Don't be fooled by recent headlines. The General Data Protection Regulation (GDPR), probably the most well-known piece of privacy legislation across the globe, is now just over a year old. Its text, however, was finalized in April 2016 and European Union member states were then given two years to prepare for it to go into effect, which started on May 25, 2018.
After three years, we can finally begin to assess the benefits of the GDPR. But any honest assessment of the way GDPR is being implemented should lead to serious concerns for anyone interested in data protection.
The reason for the GDPR's shortfalls is quite clear: legal complexity. As the law is interpreted in practice, lawyers are making the regulation much more complex than it needs to be. Rather than simplifying its mandates, they're causing unnecessary confusion. I say this as a lawyer and an EU privacy expert.
Too much legal complexity means the compliance burden is shifting to those in technical roles, who then must navigate the privacy landscape mostly on their own. And this is exactly what's happening on the ground, with CISOs and CIOs bearing the brunt of GDPR implementation efforts.
CISOs and CIOs need legal help, and that means that lawyers' advice needs to be formulated in a way that is useful for decision-making. Lawyers must step into the shoes of technical roles and craft legal guidance that can be easily put into use. In other words, lawyers should become "legal engineers" too, helping to engineer legal requirements directly into software systems and processes. This evolution is key to the GDPR's success.
The GDPR triggers questions within organizations, and the legal answers given are not always helpful for decision-making: They tend to be more convoluted than needed or too evasive. We see recommendations such as "if you can't properly anonymize, consult compliance" all too often, which creates frustration. In addition, the GDPR is the pretext of internal battles between compliance, IT, and business departments, which are all reluctant to own data stewardship programs.
Getting the Lawyers Involved
When lawyers are directly involved, they often have a hard time producing a useful strategy and spend most of their time explaining what personal data is and what the duties of data controllers are, rather than focusing on internal processes and controls.
Lawyers aren't trained to translate complex legal norms into concrete recommendations for operationalizing compliance strategies or to answer concrete questions such as: How should I minimize the data? Should I anonymize rather than pseudonymize? How do I set the trade-off between privacy and utility?
As a result, lawyers tend to step back. The foregoing also explains why lawyers have difficulties assessing the potential of expert systems and embracing legal tech.
Perhaps more problematic is that lawyers thrive on complexity, and the more complex the framework, the more difficult it will be for lawyers to adapt. Yet the EU data protection jigsaw is complex — some argue too complex, and for good reason. Take, for example, the tension it creates with other EU pieces of legislation such as eIDAS on electronic identity or PSD2 on electronic payment. Which liability rule should apply when nonqualified trust service providers are processing personal data, eIDAS or GDPR? Is explicit consent under PSD2 the same thing as explicit consent under the GDPR? And complexity in one regulation begets complexity in interpreting the other.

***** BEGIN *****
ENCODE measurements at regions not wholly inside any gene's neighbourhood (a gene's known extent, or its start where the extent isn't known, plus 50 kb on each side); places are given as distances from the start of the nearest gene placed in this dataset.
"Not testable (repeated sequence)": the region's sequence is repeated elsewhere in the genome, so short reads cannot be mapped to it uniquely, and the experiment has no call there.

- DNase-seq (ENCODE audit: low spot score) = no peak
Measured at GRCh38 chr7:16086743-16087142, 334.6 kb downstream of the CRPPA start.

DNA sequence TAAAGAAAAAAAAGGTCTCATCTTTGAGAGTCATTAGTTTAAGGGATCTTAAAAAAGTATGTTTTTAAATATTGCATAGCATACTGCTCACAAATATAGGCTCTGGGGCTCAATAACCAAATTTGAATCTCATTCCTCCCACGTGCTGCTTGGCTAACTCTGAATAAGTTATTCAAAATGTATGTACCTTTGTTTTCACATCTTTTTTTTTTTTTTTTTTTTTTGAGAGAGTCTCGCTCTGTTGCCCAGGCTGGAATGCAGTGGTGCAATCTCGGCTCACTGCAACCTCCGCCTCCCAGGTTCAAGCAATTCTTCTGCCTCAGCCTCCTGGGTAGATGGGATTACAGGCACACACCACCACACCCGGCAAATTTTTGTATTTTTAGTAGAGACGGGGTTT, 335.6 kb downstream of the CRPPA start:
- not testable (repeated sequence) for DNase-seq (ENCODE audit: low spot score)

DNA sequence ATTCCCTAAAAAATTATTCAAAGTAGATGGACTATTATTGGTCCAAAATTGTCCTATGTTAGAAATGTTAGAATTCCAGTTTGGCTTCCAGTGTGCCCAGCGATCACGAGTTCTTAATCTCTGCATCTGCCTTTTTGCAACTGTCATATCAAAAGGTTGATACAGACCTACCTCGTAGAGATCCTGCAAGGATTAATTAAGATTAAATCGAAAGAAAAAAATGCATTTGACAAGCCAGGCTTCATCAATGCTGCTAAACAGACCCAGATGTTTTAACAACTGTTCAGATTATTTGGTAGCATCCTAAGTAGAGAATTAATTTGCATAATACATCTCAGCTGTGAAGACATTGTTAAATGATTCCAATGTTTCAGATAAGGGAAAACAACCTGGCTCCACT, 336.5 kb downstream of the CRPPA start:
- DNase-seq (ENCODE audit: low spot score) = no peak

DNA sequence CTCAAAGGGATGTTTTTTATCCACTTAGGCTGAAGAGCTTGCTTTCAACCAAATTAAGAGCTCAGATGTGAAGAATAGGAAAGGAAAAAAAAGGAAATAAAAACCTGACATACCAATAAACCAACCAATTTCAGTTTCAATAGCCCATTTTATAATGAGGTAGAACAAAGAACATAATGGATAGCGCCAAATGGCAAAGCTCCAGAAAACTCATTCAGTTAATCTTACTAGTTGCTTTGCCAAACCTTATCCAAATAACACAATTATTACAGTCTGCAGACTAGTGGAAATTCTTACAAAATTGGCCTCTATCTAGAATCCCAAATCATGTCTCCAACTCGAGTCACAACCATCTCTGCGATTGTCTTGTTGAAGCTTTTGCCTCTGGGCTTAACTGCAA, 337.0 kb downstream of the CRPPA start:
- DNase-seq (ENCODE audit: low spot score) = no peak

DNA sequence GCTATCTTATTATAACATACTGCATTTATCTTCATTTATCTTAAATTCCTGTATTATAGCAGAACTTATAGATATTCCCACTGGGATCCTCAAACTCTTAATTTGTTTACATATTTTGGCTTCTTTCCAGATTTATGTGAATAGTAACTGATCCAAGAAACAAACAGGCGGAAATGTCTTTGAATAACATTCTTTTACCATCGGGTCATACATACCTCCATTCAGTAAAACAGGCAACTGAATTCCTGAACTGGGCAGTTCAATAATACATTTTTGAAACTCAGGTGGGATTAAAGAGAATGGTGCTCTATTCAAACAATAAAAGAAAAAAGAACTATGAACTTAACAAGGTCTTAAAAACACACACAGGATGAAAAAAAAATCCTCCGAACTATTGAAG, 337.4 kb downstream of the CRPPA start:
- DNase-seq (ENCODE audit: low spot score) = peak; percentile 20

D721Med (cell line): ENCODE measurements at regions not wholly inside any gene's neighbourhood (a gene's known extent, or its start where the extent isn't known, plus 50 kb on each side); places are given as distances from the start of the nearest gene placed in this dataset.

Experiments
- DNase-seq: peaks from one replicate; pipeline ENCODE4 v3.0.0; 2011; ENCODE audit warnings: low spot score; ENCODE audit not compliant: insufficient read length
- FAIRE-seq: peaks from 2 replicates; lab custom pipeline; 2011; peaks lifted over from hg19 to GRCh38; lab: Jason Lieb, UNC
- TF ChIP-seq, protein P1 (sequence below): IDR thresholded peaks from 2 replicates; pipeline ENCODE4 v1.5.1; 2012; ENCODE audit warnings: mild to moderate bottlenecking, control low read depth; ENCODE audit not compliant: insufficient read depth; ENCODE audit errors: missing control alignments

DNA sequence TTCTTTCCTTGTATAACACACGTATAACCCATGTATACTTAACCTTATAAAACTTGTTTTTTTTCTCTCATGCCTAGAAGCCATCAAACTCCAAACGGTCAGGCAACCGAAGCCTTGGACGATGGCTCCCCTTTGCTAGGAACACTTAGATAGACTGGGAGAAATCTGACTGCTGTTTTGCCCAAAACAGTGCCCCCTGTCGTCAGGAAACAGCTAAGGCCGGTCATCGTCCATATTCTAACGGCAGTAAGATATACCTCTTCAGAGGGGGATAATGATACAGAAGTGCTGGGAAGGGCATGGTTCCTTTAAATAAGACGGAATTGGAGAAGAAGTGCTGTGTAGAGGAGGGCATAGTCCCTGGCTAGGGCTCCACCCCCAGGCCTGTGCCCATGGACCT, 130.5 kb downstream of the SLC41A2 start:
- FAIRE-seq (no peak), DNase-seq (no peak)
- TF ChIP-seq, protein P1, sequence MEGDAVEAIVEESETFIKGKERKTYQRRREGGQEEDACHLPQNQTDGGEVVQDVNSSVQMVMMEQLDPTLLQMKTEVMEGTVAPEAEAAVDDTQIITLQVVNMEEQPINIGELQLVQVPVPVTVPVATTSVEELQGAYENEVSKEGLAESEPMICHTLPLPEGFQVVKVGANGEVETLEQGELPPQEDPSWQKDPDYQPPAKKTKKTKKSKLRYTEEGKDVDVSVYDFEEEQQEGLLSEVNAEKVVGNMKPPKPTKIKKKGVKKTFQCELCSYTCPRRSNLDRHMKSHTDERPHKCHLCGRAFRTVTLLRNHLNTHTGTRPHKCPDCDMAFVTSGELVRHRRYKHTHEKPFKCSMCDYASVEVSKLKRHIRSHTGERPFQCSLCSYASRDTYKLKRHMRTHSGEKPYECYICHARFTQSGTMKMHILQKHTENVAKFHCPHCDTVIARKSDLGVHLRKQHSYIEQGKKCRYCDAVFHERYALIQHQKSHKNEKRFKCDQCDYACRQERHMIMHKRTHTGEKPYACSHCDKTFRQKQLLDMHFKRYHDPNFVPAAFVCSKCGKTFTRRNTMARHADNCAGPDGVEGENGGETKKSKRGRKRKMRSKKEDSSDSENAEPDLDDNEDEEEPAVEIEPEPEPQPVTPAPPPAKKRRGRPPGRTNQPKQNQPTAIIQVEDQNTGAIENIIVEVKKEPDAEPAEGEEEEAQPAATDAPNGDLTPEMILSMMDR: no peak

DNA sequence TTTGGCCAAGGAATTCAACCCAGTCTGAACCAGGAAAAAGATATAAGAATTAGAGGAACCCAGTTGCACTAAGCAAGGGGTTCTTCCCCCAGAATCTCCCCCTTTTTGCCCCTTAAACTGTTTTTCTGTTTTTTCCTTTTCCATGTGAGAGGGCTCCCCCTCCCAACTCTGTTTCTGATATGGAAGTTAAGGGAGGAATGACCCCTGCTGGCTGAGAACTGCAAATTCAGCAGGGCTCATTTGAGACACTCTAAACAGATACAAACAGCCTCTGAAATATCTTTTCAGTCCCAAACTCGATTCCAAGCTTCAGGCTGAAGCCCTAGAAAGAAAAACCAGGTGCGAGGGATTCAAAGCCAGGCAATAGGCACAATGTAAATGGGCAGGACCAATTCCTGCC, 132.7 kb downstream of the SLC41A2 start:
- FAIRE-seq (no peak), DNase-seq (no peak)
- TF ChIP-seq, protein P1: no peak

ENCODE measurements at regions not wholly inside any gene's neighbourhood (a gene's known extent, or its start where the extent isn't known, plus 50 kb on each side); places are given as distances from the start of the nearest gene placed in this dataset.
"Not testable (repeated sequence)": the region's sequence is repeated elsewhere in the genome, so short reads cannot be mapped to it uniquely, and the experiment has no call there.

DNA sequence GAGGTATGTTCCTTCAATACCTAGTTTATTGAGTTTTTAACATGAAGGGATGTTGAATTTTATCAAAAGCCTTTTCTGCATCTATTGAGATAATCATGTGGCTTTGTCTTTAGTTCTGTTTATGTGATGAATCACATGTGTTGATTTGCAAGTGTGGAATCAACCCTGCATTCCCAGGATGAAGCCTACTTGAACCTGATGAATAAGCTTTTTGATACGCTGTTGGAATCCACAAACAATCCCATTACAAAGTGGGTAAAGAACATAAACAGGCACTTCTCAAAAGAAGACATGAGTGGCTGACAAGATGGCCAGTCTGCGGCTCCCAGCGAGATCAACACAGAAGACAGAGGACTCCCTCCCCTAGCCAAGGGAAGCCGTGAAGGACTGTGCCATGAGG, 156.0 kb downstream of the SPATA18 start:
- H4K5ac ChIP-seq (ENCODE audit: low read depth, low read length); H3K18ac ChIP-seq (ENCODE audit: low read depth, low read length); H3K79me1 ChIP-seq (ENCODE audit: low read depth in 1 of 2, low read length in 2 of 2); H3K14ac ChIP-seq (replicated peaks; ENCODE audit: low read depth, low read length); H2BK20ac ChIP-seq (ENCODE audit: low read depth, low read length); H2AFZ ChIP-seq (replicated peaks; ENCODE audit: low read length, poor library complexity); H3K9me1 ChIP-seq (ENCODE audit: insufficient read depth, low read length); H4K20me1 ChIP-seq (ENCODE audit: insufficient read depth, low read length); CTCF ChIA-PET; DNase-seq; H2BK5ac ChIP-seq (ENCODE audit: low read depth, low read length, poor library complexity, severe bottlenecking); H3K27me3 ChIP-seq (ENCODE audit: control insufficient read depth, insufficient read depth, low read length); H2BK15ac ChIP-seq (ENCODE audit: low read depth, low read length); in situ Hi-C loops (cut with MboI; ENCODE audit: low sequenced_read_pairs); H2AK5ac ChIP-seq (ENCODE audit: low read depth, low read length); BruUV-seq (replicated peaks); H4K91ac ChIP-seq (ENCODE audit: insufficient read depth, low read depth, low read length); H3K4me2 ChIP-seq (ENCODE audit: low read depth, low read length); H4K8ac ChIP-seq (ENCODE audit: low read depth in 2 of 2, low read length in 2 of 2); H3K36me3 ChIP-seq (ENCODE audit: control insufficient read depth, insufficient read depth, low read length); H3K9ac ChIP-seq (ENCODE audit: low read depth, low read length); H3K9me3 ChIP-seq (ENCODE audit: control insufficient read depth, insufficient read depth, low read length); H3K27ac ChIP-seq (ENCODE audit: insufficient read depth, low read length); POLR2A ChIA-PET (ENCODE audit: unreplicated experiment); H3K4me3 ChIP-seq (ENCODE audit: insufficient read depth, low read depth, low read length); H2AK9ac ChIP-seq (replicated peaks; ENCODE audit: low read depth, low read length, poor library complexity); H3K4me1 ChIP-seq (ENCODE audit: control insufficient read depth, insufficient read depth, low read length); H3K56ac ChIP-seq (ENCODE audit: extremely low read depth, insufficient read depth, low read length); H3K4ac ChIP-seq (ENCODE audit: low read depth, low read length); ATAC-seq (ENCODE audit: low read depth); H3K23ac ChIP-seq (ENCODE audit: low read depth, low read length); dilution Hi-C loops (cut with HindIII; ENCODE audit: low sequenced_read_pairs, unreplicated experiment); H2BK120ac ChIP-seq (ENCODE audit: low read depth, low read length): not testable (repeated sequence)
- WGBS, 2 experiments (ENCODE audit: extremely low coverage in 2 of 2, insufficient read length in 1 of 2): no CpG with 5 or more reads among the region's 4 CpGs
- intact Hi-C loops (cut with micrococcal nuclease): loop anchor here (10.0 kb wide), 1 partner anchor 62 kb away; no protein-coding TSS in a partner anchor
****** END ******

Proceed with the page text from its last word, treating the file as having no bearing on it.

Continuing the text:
If legal engineers are not inserted into the process, CISOs or CIOs will have to decide on their own which workflow to adopt, how to integrate privacy requirements within systems, and how to conduct risk assessments. Yet, at each key stage, serious legal challenges arise, which means CISOs and CIOs should be working closely with lawyers. While privacy and security requirements are converging, they do not entirely overlap.
If technical roles and lawyers do not work hand in hand, we run the risk of making data protection by design, which is the core requirement of GDPR, an empty shell.
Bridging the Great Divide
Lawyers should, as often as possible, step into the shoes of technical roles to identify the range of alternatives available, requesting and digesting technical input when needed.
Becoming "legal engineers" will enable lawyers to combine legal knowledge, technological insight, and management skills to recommend positive actions to CISOs and chief data officers (CDOs). This means that lawyers must get technical, and technical positions must get comfortable inviting lawyers to have a seat at the table before things go wrong. CISOs and CIOs must ensure that lawyers are present at every stage of the IT development life cycle. Otherwise, legal mandates will fall all-too-heavily on technical shoulders.
What's at Stake? A Lot
As the GDPR's popularity increases, and other privacy legislation follow in its footsteps — from California to Brazil — the danger is that the legal focus stays upon the divergences, the inconsistencies, the complexities. Consider what happened with the old Data Protection Directive — powerful organizations capable of harnessing the best legal minds were able to read almost entirely what they wanted into the first generation of privacy laws. As a result, the pillars of surveillance capitalism were able to claim best privacy practice.
This means that it's on lawyers to make sure laws like GDPR are implemented correctly. And it's up to CIOs and CISOs to let them.